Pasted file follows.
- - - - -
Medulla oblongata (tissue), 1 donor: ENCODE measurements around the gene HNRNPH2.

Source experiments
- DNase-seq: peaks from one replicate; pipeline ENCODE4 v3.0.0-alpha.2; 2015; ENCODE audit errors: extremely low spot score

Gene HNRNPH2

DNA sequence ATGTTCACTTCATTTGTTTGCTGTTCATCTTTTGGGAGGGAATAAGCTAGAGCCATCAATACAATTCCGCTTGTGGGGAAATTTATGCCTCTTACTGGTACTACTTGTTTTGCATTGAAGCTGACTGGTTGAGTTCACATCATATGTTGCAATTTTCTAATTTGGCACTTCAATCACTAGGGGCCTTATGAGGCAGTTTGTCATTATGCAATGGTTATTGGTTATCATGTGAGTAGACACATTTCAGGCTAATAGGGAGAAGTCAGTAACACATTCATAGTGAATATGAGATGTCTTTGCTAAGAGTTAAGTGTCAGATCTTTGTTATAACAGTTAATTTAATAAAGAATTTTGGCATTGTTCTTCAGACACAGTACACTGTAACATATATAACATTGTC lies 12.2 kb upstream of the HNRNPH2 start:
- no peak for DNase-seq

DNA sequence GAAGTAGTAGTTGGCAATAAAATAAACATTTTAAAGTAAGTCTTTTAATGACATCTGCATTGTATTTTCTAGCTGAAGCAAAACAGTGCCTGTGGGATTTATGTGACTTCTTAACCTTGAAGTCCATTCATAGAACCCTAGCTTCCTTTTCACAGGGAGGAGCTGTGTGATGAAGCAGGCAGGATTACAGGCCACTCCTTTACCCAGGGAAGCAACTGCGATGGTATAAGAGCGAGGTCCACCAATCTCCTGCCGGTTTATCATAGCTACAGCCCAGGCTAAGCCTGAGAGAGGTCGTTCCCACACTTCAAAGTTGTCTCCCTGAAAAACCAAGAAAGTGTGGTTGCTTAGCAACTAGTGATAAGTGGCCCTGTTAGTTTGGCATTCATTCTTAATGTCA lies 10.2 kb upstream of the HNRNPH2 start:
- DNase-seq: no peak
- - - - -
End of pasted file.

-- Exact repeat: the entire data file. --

Medulla oblongata (tissue), 1 donor: ENCODE measurements around the gene HNRNPH2.

Source experiments
- DNase-seq: peaks from one replicate; pipeline ENCODE4 v3.0.0-alpha.2; 2015; ENCODE audit errors: extremely low spot score

Gene HNRNPH2

DNA sequence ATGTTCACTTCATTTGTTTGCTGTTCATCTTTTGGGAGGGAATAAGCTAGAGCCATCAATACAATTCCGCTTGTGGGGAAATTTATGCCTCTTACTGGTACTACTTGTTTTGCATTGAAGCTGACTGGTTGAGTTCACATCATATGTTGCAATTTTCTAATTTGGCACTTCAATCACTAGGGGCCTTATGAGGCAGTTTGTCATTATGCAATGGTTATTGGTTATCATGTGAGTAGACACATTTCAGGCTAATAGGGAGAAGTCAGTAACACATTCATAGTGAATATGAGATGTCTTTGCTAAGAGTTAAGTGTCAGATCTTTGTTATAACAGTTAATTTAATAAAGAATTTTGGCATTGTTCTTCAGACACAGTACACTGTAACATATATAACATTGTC lies 12.2 kb upstream of the HNRNPH2 start:
- no peak for DNase-seq

DNA sequence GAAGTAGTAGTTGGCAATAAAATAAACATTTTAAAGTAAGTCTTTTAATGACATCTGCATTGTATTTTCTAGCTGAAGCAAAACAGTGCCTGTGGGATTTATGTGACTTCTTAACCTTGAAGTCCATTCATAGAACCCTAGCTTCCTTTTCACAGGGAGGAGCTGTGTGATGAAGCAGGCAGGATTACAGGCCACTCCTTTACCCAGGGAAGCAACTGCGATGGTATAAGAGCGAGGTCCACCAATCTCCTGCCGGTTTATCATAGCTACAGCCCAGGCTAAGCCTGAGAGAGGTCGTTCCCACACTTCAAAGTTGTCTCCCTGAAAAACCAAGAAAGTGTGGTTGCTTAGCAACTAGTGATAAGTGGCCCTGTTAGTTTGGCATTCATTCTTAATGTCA lies 10.2 kb upstream of the HNRNPH2 start:
- DNase-seq: no peak